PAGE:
Dr. Jon Gant from the University of Illinois, School of Library and Information Sciences talked about the importance of public and private stakeholders to jointly create strategies that are specific to community needs.  Broadband adoption solutions can’t be developed in a vacuum; success of adoption programs rely very much on what community needs are and then even drilling further down, the needs of individuals.  He discussed how day-to-day priorities for potential users—such as ensuring daily childcare or rigid job schedules—can impact how a person utilizes broadband.  As with any kind of learning and education processes, sustained practice and use is vital for increasing knowledge and development.

Community leaders understand this and are taking it into consideration as they work to bridge the digital divide in their communities.  The Massachusetts Broadband Institute has developed an online portal for veterans which is essentially a one-stop shop for information on veteran’s benefits.  The need to access this information quickly and efficiently is what is driving broadband adoption in the veteran community in Massachusetts.  The Hmong American Partnership is an organization that provides support and resources to the Hmong and other refugee communities in America.  Employment and training is their biggest department and they are working to ensure that digital literacy is built into the programs they administer to their users.  The College of Menominee Nation has deployed broadband throughout the reservation to provide access not only to students for higher education, but also to the community to create an interest in what they could do with broadband, which will then drive adoption and usage.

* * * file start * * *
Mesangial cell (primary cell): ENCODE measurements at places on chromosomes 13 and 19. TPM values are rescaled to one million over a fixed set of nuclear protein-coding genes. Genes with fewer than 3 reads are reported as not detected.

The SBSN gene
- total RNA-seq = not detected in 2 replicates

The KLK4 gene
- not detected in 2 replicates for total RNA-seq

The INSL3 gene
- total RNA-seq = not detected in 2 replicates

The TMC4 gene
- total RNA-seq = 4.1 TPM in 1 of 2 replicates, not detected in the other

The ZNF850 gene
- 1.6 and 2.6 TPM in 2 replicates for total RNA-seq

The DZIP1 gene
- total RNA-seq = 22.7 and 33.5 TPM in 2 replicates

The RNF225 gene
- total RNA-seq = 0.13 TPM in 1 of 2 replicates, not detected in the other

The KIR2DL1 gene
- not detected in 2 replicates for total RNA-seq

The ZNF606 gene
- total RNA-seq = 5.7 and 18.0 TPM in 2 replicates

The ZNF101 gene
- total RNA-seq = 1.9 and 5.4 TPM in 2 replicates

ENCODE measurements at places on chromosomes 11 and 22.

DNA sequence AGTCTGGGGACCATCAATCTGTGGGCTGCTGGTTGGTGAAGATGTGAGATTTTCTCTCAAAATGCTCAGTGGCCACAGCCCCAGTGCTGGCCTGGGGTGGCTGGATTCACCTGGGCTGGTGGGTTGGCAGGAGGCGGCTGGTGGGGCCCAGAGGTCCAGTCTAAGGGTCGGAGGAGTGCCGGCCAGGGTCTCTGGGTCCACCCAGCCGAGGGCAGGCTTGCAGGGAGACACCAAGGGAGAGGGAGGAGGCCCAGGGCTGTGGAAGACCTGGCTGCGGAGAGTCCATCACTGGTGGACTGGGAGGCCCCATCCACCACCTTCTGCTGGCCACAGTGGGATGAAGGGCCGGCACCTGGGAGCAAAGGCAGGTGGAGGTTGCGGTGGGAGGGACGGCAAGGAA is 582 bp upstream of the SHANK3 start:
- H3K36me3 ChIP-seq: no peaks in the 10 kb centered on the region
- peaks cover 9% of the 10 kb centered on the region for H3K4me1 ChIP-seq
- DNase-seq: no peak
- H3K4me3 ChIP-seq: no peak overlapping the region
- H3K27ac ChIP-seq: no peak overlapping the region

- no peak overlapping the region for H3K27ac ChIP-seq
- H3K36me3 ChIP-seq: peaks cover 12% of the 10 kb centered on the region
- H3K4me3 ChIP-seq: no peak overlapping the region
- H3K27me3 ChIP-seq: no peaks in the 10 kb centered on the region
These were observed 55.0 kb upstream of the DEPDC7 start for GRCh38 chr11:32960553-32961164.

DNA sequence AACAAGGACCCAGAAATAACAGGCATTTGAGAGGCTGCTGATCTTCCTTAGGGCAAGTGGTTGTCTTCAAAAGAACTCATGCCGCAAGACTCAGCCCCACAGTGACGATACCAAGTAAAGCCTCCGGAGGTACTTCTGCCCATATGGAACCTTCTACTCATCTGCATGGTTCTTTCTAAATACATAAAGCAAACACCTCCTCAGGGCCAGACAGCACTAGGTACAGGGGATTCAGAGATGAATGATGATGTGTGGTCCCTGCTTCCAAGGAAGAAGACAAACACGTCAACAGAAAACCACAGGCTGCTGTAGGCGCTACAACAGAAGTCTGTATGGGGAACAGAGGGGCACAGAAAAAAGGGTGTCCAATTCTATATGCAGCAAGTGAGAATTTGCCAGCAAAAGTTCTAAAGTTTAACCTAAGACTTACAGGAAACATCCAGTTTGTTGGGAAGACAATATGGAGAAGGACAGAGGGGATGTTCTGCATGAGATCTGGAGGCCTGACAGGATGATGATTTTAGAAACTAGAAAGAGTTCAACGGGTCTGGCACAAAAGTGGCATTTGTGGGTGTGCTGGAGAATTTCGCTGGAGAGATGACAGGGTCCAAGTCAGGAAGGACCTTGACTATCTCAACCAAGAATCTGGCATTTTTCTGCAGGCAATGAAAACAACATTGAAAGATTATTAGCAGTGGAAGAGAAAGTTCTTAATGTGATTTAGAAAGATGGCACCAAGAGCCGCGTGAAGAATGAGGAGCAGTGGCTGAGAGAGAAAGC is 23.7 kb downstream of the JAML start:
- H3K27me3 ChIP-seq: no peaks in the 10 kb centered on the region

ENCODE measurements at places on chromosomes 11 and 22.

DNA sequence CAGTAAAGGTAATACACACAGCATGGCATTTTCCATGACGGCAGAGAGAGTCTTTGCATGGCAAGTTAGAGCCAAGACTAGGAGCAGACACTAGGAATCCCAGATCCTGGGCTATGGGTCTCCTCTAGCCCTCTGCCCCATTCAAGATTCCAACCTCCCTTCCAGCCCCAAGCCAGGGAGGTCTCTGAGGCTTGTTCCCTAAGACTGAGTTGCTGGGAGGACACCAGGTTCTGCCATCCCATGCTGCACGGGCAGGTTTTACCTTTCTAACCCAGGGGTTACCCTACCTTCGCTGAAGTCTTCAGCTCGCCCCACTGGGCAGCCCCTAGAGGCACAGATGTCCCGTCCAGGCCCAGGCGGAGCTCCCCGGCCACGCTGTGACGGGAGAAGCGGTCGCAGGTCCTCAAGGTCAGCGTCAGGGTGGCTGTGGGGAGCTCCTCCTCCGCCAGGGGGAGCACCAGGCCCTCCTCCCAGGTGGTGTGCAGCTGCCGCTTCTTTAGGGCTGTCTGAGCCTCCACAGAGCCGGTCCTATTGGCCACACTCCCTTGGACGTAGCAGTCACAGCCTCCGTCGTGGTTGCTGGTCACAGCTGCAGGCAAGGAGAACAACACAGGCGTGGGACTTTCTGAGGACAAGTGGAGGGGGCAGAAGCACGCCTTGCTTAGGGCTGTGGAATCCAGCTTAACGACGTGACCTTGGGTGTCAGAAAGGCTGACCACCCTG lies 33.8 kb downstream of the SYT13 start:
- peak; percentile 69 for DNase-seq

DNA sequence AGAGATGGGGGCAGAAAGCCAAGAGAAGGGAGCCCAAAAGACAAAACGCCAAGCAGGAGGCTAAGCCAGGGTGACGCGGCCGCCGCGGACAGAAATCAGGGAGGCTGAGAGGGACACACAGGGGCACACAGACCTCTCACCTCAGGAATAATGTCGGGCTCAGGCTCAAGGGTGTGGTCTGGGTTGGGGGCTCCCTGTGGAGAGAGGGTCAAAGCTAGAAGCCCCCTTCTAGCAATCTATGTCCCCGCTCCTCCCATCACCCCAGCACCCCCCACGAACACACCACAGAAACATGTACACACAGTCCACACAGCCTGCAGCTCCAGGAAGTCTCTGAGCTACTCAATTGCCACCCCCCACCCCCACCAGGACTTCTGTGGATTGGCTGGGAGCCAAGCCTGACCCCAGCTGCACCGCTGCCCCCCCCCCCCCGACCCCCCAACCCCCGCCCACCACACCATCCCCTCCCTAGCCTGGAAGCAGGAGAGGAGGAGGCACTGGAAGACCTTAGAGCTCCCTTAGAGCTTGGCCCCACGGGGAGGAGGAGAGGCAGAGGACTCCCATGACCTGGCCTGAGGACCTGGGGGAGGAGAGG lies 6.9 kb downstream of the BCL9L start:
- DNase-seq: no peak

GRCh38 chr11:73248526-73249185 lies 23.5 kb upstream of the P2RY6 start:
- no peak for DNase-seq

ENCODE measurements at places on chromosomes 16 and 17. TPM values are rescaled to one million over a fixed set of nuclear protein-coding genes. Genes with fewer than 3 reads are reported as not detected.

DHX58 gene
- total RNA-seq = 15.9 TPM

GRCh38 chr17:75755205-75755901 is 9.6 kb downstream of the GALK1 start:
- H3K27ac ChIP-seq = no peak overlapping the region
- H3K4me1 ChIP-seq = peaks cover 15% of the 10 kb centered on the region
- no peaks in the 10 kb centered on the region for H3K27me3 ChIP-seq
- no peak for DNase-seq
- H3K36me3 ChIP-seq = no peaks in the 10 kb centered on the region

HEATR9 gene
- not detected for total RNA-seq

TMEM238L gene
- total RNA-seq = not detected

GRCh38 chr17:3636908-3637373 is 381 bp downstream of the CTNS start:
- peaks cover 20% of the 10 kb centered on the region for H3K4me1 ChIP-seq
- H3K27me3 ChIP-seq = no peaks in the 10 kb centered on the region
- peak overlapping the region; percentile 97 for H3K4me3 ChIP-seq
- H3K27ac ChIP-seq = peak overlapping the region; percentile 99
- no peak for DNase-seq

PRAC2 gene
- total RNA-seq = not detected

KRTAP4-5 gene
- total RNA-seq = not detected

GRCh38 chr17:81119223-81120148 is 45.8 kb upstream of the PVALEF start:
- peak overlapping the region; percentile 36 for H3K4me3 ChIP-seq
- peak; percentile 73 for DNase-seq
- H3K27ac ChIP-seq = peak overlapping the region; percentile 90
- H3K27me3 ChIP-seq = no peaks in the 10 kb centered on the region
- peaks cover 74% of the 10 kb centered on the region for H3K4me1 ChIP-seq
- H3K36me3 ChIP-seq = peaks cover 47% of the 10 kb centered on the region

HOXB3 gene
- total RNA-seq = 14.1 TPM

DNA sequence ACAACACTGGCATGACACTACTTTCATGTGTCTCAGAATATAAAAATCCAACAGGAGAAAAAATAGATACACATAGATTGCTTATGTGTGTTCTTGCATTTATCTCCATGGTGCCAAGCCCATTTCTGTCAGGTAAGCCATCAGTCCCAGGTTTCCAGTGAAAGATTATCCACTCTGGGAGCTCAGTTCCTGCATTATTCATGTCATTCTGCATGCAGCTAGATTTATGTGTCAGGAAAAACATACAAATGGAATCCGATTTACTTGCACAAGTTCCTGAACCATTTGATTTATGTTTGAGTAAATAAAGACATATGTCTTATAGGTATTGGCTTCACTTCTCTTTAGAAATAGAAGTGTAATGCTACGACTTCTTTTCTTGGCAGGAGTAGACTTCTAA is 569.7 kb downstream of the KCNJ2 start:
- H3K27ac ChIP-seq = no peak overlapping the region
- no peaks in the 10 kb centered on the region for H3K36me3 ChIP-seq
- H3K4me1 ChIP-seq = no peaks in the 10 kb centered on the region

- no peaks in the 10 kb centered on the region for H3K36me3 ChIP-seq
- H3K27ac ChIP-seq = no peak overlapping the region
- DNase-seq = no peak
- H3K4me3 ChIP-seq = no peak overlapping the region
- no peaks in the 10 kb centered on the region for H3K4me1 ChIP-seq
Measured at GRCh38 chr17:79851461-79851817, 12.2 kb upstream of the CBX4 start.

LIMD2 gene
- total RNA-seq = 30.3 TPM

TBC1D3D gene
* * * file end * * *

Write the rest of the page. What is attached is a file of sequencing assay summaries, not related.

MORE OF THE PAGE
The broadband challenges of yesterday are still the challenges we face today.  Cost is a huge deterrent to disconnected populations realizing the value of broadband to their everyday lives.  We still face digital literacy obstacles.  What we know now, though, is that these problems can be successfully met by knowing who you are working with and understanding what their needs are.  Broadband adoption still has a way to go in this country but we are on a stronger path to ensuring we are connecting citizens to what they need to be connected to.

The Latest in Economic Development

This week’s blog discusses an innovative, localized way to fund local development projects, two regions focused on mutually beneficial cooperation, an NPR story on insourcing, and the startup culture between the coasts. Comment below or send to common@nlc.org.

Get the last edition of “The Latest in Economic Development.”